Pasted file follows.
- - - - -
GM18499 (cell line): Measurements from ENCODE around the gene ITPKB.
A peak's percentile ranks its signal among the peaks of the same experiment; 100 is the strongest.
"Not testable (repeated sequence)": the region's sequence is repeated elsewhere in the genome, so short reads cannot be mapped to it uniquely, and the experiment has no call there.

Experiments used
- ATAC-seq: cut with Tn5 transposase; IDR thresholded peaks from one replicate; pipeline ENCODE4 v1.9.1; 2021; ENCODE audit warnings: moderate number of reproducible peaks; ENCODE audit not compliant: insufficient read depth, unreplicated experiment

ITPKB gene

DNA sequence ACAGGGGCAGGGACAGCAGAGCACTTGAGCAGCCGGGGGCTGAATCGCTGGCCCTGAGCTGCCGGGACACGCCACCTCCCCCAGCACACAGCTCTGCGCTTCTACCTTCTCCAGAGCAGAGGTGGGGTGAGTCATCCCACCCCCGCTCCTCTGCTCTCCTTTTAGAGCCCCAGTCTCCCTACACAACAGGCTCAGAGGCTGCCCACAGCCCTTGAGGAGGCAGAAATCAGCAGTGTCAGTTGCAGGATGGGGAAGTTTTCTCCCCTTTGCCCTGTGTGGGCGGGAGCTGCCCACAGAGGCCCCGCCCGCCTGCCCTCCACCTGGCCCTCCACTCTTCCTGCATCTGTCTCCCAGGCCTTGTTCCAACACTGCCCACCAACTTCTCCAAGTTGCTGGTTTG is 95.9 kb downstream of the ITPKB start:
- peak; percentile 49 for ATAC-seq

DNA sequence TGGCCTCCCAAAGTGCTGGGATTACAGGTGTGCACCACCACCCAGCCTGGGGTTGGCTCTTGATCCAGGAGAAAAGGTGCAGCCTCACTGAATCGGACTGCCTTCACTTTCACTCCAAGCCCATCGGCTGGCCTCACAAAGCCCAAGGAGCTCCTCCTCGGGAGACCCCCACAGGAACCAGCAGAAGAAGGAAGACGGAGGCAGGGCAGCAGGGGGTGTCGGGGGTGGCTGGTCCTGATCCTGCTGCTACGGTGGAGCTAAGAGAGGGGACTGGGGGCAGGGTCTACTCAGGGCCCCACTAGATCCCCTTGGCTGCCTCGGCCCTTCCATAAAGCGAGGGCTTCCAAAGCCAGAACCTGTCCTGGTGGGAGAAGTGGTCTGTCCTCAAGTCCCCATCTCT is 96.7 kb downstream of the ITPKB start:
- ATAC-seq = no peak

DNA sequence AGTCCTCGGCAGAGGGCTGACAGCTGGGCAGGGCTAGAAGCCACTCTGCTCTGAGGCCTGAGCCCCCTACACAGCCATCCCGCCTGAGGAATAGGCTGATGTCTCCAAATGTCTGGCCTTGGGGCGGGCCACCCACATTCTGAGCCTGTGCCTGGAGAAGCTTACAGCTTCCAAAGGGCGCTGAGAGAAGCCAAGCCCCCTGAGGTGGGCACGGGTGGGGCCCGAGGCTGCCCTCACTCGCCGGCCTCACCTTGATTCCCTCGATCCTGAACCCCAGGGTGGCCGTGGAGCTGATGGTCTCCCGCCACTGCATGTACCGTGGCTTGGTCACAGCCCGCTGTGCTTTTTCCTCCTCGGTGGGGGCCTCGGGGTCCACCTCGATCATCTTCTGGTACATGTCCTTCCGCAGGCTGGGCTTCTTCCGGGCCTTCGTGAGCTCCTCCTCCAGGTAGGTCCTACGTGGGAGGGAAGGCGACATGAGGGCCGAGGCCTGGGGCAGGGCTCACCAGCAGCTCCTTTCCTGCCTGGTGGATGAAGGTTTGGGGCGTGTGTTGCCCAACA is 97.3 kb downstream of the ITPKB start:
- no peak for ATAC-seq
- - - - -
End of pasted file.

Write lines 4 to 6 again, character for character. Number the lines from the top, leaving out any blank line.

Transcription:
Experiments used
- ATAC-seq: cut with Tn5 transposase; IDR thresholded peaks from one replicate; pipeline ENCODE4 v1.9.1; 2021; ENCODE audit warnings: moderate number of reproducible peaks; ENCODE audit not compliant: insufficient read depth, unreplicated experiment

ITPKB gene